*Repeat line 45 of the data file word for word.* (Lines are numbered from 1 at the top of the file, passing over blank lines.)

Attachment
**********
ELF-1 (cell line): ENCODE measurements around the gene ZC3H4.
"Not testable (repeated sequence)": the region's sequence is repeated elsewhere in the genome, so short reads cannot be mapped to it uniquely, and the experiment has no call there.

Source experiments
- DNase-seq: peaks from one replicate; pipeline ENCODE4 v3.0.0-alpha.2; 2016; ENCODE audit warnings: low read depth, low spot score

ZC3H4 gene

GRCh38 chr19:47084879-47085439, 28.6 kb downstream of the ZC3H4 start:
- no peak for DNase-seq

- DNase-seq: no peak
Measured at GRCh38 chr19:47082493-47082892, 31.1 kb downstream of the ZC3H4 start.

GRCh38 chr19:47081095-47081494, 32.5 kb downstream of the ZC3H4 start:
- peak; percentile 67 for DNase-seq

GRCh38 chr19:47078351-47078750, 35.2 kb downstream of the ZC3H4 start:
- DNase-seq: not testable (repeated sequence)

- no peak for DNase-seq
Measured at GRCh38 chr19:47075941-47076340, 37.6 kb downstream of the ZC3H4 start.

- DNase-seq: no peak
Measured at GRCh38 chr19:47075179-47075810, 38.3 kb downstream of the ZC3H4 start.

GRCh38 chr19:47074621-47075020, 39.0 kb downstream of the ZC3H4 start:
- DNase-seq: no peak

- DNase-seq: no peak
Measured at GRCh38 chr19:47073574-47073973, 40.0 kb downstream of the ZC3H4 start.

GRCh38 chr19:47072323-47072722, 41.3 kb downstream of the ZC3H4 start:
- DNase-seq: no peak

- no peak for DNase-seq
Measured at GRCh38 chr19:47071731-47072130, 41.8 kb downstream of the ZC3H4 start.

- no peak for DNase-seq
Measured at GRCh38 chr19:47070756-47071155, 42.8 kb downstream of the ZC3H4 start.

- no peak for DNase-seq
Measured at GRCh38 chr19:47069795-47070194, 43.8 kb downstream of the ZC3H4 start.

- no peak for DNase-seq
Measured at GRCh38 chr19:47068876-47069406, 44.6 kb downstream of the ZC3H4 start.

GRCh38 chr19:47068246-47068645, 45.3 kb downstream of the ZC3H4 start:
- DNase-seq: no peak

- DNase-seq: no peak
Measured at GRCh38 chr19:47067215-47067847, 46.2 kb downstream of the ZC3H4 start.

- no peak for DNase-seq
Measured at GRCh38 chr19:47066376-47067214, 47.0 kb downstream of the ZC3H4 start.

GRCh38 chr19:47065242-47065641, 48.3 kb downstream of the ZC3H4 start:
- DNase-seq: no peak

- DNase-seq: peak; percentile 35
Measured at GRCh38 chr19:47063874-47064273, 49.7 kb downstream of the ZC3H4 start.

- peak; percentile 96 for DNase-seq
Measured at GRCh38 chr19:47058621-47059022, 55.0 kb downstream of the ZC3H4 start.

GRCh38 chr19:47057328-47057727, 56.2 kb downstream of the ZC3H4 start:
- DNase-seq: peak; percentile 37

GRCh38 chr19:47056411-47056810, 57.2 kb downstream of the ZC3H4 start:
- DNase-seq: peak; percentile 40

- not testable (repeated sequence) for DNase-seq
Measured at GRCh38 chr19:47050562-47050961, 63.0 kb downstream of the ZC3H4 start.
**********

- DNase-seq: peak; percentile 37